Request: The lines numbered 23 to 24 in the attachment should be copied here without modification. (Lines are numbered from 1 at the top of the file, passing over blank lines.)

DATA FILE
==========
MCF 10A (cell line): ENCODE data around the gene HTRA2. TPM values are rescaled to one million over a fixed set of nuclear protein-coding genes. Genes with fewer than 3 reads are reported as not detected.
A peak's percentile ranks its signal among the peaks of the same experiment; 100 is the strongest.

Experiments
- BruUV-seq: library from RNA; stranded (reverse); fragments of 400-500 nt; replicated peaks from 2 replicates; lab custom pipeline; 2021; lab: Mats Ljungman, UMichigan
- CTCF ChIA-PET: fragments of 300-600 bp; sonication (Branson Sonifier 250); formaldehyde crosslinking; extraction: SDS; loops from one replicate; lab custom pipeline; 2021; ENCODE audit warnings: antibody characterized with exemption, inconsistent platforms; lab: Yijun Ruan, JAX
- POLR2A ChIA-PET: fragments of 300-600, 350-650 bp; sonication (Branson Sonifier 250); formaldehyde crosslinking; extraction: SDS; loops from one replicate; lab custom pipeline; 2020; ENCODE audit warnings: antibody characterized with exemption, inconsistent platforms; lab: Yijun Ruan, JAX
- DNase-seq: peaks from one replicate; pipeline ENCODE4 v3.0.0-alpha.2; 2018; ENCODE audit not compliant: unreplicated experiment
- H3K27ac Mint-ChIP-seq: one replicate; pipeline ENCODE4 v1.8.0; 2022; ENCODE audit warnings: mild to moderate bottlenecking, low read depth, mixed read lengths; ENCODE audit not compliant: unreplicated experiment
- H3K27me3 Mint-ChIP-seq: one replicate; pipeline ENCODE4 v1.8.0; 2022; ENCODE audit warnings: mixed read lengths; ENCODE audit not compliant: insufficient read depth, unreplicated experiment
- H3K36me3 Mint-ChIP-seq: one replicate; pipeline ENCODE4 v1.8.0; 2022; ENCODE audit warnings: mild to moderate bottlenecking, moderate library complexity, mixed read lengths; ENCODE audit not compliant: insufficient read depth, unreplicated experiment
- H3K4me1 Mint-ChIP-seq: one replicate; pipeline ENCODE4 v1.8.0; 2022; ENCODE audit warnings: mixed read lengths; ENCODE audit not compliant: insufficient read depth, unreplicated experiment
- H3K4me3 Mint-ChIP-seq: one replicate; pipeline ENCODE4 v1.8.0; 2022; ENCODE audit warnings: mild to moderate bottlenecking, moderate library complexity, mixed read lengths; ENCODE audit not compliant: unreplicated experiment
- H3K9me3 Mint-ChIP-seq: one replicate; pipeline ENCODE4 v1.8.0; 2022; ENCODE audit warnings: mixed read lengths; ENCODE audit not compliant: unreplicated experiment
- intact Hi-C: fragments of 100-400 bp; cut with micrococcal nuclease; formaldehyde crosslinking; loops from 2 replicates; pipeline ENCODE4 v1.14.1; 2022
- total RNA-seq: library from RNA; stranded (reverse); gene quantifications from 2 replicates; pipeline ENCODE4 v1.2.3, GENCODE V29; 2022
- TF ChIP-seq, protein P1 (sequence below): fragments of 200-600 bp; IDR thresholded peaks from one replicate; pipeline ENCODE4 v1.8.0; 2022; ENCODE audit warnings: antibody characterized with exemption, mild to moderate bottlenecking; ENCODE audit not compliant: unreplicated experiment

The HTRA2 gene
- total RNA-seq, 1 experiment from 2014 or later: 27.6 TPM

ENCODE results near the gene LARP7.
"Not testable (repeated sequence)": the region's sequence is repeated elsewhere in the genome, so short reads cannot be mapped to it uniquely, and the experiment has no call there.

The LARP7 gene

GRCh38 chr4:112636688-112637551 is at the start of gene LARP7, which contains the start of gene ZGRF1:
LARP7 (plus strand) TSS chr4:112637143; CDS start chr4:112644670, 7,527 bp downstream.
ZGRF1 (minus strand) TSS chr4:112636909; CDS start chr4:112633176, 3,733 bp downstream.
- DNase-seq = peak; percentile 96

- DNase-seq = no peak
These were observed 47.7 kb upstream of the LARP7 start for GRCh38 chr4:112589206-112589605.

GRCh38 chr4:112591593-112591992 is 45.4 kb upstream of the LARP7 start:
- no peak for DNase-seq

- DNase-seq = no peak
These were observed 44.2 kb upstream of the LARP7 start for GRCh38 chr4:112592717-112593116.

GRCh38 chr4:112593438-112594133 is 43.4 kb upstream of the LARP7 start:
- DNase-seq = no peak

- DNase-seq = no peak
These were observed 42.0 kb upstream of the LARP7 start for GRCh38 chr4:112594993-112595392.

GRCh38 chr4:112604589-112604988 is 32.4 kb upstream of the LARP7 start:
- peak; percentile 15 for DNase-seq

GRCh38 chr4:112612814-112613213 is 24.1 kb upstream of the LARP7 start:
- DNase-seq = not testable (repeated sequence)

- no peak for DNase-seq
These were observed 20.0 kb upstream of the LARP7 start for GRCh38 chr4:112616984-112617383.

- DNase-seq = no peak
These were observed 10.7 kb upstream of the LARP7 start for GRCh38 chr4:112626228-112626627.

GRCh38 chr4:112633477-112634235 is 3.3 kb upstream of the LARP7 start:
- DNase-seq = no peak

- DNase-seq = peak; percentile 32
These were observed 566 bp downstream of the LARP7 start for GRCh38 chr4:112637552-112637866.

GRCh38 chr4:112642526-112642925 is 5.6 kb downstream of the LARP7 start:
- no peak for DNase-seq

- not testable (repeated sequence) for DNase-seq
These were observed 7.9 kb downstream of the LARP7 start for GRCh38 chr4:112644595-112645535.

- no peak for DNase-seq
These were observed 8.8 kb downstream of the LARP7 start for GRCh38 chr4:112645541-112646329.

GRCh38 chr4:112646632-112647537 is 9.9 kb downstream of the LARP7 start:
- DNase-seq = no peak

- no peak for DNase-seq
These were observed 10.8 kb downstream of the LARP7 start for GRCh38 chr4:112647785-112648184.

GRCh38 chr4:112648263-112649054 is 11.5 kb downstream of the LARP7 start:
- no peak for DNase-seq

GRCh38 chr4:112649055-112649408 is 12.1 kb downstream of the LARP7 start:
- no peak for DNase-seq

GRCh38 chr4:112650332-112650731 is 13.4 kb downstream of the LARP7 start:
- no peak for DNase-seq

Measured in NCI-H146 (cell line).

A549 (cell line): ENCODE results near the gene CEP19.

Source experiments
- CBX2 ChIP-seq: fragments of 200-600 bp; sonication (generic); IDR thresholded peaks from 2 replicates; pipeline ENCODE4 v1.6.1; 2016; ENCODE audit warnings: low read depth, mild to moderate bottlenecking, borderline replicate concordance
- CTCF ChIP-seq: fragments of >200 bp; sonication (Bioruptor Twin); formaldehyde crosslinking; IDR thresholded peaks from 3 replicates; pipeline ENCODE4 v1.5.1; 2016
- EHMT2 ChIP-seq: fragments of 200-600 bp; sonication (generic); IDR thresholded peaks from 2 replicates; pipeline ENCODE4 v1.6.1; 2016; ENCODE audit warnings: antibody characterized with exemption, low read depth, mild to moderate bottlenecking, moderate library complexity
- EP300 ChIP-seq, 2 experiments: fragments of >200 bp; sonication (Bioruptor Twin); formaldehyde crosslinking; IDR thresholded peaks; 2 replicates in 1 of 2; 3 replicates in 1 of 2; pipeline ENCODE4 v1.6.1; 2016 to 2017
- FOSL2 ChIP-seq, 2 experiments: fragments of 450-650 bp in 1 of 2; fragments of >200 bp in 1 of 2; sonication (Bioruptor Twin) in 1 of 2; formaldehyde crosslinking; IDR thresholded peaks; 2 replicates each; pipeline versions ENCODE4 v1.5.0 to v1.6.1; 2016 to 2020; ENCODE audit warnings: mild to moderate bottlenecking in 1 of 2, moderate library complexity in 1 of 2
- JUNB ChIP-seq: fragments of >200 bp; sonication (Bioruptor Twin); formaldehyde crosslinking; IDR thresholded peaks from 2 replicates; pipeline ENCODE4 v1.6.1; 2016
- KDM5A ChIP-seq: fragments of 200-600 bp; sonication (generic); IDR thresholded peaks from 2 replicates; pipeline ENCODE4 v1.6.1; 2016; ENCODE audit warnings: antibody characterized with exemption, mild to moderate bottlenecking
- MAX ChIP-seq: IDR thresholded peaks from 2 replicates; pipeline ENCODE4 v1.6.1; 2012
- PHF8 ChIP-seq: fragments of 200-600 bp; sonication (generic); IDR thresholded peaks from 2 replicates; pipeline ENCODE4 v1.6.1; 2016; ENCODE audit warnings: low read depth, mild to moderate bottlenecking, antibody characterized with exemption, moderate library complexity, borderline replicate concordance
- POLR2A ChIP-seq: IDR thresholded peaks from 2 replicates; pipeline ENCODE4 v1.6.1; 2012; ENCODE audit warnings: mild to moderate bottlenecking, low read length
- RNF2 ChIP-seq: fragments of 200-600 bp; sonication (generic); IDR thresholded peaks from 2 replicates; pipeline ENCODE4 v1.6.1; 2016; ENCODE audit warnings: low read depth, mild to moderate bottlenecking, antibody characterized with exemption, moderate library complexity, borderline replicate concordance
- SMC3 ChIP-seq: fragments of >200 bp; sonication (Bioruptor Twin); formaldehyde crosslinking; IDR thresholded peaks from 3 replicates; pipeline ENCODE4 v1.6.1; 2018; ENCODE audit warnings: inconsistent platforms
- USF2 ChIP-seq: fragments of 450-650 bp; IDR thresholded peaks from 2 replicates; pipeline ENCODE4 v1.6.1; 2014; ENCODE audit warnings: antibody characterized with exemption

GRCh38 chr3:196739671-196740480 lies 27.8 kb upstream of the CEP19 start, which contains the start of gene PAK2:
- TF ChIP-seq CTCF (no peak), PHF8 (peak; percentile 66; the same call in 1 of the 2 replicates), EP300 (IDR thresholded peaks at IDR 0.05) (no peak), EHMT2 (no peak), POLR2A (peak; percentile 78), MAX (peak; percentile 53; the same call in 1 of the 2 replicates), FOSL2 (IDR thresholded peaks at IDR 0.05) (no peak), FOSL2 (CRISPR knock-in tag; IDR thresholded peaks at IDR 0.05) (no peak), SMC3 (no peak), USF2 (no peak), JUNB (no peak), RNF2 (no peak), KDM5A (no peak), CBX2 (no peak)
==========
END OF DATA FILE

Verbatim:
LARP7 (plus strand) TSS chr4:112637143; CDS start chr4:112644670, 7,527 bp downstream.
ZGRF1 (minus strand) TSS chr4:112636909; CDS start chr4:112633176, 3,733 bp downstream.